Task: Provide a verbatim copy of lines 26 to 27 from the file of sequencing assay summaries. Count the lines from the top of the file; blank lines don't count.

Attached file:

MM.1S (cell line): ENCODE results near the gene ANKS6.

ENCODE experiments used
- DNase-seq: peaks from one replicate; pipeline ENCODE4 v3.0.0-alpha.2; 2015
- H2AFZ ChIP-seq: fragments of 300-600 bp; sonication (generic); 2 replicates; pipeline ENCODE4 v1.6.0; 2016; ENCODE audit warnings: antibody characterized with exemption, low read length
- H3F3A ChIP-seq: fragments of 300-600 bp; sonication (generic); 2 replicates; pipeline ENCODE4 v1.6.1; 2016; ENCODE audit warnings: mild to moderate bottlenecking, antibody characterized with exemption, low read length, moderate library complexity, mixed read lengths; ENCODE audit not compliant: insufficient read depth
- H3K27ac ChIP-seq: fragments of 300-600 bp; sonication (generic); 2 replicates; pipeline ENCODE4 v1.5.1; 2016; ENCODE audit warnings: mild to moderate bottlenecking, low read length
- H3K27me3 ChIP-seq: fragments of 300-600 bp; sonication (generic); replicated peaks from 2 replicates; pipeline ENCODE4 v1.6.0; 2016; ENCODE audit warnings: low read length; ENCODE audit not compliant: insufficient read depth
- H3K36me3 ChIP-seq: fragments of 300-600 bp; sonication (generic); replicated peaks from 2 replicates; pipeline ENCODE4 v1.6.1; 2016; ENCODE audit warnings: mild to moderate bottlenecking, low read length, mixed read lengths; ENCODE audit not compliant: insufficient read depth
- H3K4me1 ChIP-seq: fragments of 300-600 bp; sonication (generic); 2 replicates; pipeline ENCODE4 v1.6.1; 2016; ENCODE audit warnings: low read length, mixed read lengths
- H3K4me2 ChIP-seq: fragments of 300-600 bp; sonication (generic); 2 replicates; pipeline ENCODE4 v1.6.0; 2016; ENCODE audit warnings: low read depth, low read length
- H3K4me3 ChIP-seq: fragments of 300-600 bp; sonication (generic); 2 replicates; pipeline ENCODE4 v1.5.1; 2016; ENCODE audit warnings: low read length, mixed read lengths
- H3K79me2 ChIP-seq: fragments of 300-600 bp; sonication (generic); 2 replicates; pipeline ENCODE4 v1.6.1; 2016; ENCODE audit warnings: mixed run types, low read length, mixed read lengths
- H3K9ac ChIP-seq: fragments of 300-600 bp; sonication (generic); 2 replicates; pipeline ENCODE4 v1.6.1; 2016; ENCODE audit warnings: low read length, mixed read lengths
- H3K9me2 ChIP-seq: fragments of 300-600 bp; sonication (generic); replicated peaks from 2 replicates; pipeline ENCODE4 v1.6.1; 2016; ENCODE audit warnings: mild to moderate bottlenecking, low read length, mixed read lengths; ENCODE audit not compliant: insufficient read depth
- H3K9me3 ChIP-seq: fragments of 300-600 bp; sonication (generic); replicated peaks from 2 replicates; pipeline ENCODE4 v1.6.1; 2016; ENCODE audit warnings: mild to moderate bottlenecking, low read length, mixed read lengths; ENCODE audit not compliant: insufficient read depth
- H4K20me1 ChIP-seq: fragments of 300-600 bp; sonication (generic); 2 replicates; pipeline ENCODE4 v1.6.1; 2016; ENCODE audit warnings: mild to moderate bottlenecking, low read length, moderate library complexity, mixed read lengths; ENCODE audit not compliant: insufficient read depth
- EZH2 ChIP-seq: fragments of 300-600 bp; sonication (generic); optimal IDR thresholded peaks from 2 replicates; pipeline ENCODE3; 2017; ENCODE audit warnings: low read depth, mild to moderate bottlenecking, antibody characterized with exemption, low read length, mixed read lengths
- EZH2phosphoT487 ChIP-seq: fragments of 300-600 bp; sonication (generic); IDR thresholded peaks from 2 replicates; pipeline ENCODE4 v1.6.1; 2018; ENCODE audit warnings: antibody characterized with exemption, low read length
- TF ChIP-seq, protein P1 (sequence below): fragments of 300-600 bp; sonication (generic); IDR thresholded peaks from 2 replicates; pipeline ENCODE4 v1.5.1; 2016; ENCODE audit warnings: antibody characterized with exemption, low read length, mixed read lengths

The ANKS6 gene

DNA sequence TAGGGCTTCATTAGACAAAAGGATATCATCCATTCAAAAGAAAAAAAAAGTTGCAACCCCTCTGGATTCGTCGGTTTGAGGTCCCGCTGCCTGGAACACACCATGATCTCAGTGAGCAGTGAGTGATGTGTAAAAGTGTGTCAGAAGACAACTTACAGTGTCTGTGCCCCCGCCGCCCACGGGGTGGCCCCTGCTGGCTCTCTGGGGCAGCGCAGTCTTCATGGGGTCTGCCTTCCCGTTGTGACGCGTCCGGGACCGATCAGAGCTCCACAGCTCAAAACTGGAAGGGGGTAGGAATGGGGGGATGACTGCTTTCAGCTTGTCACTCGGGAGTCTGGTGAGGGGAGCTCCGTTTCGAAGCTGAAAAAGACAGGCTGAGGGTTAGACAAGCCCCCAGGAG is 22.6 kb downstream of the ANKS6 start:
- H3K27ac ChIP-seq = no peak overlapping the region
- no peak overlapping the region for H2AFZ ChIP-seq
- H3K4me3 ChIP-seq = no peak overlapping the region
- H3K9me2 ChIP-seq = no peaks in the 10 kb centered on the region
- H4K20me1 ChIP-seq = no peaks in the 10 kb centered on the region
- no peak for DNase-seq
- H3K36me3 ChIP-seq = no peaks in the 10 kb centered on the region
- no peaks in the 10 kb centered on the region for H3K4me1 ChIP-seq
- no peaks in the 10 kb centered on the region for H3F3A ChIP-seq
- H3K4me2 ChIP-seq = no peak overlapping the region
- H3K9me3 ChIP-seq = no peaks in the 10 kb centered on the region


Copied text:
- H4K20me1 ChIP-seq = no peaks in the 10 kb centered on the region
- no peak for DNase-seq